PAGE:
Writers share their work in literature & writing department event

CSUSM%E2%80%99s+Literature+and+Writing+department+hosted+the+1913+Press+Reading+with+Kiik+Araki-Kawaguchi+and+Megin+Jimenez.

Photo credit to CSUSM’s literature & writing studies department

CSUSM’s Literature and Writing department hosted the 1913 Press Reading with Kiik Araki-Kawaguchi and Megin Jimenez.

Angelica Cervantes, Staff Writer

The CSUSM literature & writing studies department hosted the 1913 Press Reading as part of the Community and World Literary series on Mar. 11. 

The event introduced students and faculty to two successful writers: Kiik Araki-Kawaguchi and Megin Jimenez.

Araki-Kawaguchi’s writings can be described as “dreampop speculative fictions” and “darkwave minimalist poetry,” according to his bio. His pieces are relatable and often include modern-day slang, cuss words and even allusions to Marvel characters like Wolverine. 

One of Araki-Kawaguchi’s latest books, The Book of Kane and Margaret, is a story about two young adults who have rattled the confines of a Japanese internment camp during WWII. This book is filled with realistic tributes to historical tragedy and even mixes in elements of fantasy to elevate the story. 

Araki-Kawaguchi has also written a collection of poems compiled in Disintegration Made Plain and Easy. During the virtual event, he read poems such as “I Like My Hunger” and “If You Were Mine, I would not share you with Anyone.” Both of these poems generated a sensual self-expression of the speaker’s thoughts and emotions.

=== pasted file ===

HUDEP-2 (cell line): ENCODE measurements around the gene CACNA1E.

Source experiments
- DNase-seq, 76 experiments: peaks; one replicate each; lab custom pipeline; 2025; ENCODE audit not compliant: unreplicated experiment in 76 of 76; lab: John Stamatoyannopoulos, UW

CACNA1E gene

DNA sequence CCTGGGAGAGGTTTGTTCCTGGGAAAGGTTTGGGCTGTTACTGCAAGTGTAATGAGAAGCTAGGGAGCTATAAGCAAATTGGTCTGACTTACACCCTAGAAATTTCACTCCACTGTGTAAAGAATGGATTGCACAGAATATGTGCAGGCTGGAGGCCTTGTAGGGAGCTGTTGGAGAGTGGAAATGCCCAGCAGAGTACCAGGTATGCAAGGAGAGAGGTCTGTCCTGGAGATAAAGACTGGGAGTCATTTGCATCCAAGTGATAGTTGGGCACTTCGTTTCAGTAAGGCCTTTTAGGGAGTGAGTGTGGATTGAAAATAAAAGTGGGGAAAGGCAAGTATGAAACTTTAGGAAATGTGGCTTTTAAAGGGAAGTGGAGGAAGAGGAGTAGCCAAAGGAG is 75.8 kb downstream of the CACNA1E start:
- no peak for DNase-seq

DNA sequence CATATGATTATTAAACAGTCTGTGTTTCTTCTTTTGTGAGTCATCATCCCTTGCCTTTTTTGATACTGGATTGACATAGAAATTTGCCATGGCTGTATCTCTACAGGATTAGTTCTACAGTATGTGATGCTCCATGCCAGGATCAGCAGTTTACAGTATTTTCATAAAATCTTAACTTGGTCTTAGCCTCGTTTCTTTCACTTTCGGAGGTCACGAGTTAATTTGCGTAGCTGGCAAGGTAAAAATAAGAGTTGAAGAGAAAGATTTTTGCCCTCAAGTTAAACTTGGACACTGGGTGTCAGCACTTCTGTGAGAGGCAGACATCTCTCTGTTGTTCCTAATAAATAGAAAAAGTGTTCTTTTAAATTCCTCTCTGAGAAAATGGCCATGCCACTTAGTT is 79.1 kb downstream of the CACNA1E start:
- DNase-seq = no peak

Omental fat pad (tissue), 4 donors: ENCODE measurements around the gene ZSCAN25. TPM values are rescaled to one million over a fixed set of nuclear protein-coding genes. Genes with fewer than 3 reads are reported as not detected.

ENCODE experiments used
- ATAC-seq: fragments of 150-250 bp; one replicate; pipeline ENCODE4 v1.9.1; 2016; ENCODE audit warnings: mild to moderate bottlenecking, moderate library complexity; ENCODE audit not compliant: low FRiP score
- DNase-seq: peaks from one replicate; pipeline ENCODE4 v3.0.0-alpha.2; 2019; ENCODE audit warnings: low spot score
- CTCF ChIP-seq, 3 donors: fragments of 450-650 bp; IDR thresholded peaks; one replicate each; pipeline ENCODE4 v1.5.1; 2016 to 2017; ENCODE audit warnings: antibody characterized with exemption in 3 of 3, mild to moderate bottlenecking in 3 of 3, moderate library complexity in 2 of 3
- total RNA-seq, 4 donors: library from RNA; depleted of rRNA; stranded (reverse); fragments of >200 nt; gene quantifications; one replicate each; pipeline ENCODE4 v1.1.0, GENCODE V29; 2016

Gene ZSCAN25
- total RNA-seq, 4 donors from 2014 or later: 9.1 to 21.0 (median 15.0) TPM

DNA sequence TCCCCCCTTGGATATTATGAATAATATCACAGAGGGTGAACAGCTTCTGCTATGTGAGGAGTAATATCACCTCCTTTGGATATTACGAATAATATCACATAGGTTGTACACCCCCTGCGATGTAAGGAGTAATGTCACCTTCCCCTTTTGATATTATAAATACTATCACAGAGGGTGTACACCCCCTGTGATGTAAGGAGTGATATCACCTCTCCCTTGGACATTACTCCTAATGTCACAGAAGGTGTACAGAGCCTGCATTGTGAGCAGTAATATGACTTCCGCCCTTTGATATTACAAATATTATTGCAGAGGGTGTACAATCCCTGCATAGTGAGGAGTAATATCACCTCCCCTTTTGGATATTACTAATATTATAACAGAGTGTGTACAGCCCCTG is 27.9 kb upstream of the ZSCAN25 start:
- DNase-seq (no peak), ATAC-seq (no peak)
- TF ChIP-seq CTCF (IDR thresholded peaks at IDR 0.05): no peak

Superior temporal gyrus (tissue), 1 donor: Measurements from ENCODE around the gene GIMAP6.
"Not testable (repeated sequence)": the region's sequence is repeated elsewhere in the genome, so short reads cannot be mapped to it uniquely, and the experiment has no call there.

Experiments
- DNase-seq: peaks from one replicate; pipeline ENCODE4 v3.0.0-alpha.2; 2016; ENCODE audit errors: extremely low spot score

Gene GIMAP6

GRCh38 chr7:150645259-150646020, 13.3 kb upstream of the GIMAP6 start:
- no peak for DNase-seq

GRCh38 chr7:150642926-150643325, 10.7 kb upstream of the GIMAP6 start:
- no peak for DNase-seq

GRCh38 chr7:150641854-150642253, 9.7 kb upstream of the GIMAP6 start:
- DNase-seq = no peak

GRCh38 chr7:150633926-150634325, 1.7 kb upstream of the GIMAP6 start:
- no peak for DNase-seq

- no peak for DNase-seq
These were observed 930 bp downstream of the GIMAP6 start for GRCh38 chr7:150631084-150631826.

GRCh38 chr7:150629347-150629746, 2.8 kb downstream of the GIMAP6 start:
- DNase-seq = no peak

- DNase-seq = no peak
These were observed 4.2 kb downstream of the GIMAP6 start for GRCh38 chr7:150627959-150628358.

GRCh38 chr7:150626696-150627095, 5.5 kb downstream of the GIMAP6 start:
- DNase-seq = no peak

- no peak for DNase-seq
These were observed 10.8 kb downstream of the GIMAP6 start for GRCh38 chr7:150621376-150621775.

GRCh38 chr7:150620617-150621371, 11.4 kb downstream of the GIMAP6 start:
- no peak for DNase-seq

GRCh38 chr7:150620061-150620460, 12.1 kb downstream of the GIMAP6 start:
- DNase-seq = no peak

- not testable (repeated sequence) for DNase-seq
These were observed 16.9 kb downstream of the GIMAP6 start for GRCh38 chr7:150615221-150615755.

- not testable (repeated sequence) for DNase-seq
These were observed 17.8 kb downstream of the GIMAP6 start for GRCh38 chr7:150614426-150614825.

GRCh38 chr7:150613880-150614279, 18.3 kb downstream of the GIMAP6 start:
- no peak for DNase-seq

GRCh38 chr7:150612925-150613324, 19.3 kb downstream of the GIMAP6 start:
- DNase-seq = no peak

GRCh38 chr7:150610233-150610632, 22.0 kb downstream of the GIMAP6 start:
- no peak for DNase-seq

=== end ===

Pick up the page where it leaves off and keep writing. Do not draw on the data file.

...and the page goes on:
In these poems, Araki-Kawaguchi uses language that triggers a craving for buttery foods and produces a visual of human desires. Araki-Kawaguchi also includes artistic sketches in his poetry book that help highlight the raw emotions expressed in his poems. 

CSUSM’s Literature and Writing department hosted the 1913 Press Reading with Kiik Araki-Kawaguchi and Megin Jimenez. (Photo credit to CSUSM’s literature & writing studies department )

The second writer, Megin Jimenez, also shared a few of her works during the reading. Though she now resides in the Netherlands, Jimenez is a Venezuelan American writer and translator. Her cultured sense of the world is boldly translated in her collection of poems in her book called Mongrel Tongue

The words in her poems are a blend of borrowed languages that form into their own narrative. A few poems that Jimenez read aloud at the event were “Novel,” “A Reader’s Guide to Exile,” “The Flood” and “The Society for Decision Making Under Deep Uncertainty.”

Jimenez’s poems “Novel” and “The Flood” bring on nomadic imagery that centers around nature and the individual self. Her poem “A Reader’s Guide to Exile” focuses on the overconsumption that society partakes in, as well as the quest to find how innovation benefits society and people’s individualistic and communal aspirations.

Though distinct in style, both Araki-Kawaguchi and Jimenez provided palatable and unique representations of creative writing that inhibits fictional dialogue with realistic themes. They definitely made an impression during their readings and sparked evocative discussion through their works. 

To learn more about Araki-Kawaguchi, visit his website. To learn more about Jimenez, visit her website

For future events hosted by the literature & writing studies department, visit csusm.edu/ltwr/news/cwls.html.

The Cougar Chronicle The independent student news site of California